Volume 6, Issue 2 p. 208-221
Article

Water sharing, reciprocity, and need: A comparative study of interhousehold water transfers in sub-Saharan Africa

Alexandra Brewis

Corresponding Author

Alexandra Brewis

School of Human Evolution and Social Change, Arizona State University, Tempe, AZ, 85287 USA

Corresponding author: Alexandra Brewis; e-mail: [email protected]Search for more papers by this author
Asher Rosinger

Asher Rosinger

Department of Biobehavioral Health and Department of Anthropology, Penn State University, University Park, PA, 16802 USA

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Amber Wutich

Amber Wutich

School of Human Evolution and Social Change, Arizona State University, Tempe, AZ, 85287 USA

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Ellis Adams

Ellis Adams

Global Studies Institute and Department of Geosciences, Georgia State University, Atlanta, GA, 30303 USA

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Lee Cronk

Lee Cronk

Department of Anthropology, Rutgers University, New Brunswick, NJ, 08901 USA

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Amber Pearson

Amber Pearson

Department of Geography, Environment and Spatial Sciences, Michigan State University, East Lansing, MI, 48824 USA

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Cassandra Workman

Cassandra Workman

Department of Sociology and Anthropology, North Carolina State University, Raleigh, NC 27695, USA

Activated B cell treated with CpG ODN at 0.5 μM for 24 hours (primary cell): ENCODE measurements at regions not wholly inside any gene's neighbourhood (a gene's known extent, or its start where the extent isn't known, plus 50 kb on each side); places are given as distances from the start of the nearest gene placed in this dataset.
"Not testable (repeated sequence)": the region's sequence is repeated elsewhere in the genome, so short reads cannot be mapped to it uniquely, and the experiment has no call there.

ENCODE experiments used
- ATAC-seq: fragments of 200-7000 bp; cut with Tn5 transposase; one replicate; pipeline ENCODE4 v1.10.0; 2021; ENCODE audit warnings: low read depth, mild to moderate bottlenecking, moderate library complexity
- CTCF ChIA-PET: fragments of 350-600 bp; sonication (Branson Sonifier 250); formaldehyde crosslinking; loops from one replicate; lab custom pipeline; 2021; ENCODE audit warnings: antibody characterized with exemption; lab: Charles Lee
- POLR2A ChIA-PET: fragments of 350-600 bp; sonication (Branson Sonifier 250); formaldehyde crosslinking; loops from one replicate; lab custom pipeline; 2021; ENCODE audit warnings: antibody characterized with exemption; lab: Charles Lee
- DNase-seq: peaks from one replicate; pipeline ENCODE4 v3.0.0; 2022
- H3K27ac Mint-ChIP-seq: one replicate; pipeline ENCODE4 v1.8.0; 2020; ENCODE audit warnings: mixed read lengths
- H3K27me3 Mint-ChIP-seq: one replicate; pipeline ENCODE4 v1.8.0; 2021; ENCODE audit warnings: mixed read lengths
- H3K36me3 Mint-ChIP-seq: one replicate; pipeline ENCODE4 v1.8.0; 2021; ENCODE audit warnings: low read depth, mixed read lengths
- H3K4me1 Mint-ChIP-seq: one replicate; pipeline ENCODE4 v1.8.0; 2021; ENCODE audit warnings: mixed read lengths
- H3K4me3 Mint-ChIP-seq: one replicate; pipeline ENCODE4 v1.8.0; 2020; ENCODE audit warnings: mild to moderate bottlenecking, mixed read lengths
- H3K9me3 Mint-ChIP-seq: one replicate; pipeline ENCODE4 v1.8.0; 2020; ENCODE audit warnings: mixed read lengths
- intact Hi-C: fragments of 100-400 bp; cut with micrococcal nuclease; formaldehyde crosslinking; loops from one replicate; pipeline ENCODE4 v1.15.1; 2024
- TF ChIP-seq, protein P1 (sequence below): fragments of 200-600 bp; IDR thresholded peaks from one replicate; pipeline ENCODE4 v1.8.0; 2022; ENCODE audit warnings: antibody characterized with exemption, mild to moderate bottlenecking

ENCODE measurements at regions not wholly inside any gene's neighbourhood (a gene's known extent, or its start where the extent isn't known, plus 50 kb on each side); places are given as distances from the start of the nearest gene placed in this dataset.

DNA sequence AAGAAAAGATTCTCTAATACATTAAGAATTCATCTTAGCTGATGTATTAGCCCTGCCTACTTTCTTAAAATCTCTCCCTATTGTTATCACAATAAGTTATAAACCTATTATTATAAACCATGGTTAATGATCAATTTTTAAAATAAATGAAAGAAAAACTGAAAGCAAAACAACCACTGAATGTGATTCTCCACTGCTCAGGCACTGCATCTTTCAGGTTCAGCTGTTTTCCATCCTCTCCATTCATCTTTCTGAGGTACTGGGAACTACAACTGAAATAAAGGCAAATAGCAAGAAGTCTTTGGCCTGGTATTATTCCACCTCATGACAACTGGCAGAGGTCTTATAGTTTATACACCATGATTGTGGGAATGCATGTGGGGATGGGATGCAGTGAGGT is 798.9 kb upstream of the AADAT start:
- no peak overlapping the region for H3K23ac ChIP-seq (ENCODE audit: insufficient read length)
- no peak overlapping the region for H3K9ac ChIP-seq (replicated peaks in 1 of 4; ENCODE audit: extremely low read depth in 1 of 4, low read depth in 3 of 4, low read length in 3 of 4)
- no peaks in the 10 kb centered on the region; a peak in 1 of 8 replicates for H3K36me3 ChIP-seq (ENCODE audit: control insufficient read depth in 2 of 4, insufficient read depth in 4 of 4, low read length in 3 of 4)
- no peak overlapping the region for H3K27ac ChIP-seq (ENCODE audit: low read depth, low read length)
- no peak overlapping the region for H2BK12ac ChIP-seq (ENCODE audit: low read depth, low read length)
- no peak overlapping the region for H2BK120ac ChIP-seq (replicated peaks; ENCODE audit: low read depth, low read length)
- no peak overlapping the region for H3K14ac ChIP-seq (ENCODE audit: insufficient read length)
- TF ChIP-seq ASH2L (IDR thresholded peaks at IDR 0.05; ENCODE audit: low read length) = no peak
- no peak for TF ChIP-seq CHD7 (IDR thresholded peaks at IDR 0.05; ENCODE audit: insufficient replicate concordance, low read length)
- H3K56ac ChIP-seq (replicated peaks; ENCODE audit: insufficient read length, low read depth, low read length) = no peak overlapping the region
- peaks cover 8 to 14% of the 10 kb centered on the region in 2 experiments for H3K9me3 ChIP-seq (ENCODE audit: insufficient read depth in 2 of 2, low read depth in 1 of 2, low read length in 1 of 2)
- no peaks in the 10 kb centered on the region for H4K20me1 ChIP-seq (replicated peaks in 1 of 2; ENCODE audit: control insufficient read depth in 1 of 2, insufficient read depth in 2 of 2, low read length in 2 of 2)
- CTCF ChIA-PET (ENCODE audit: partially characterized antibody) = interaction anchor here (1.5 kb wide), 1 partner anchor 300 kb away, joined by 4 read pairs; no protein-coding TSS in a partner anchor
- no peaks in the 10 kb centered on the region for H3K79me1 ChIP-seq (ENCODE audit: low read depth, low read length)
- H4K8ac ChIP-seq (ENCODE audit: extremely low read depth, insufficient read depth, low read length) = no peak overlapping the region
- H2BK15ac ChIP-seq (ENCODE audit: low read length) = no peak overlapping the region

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Sera Young

Sera Young

Department of Anthropology, Northwestern University, Evanston, IL, 60208 USA

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Household Water Insecurity Experiences-Research Coordination Network (HWISE-RCN)

Household Water Insecurity Experiences-Research Coordination Network (HWISE-RCN)

HWISE-RCN coauthors: Mobolanle Balogun, Michael Boivin, Jessica Budds, Shalean Collins, Mathew C. Freeman, Asiki Gershim, Leila Harris, Wendy Jepson, Kenneth Maes, Patrick Mbullo, Joshua Miller, Chad Staddon, Justin Stoler, Yihenew Tesfaye, Alex Trowell, Desire Tshala-Katumbay, and Raymond Tutu

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First published: 31 January 2019
Citations: 32

Abstract

Water sharing between households could crucially mitigate short-term household water shortages, yet it is a vastly understudied phenomenon. Here we use comparative survey data from eight sites in seven sub-Saharan African countries (Democratic Republic of the Congo, Ethiopia, Ghana, Kenya, Malawi, Nigeria, and Uganda) to answer three questions: With whom do households share water? What is expected in return? And what roles do need and affordability play in shaping those transfers? We find that water is shared predominantly between neighbors, that transfers are more frequent when water is less available and less affordable, and that most sharing occurs with no expectation of direct payback. These findings identify water sharing, as a form of generalized reciprocity, to be a basic and consistent household coping strategy against shortages and unaffordability of water in sub-Saharan Africa.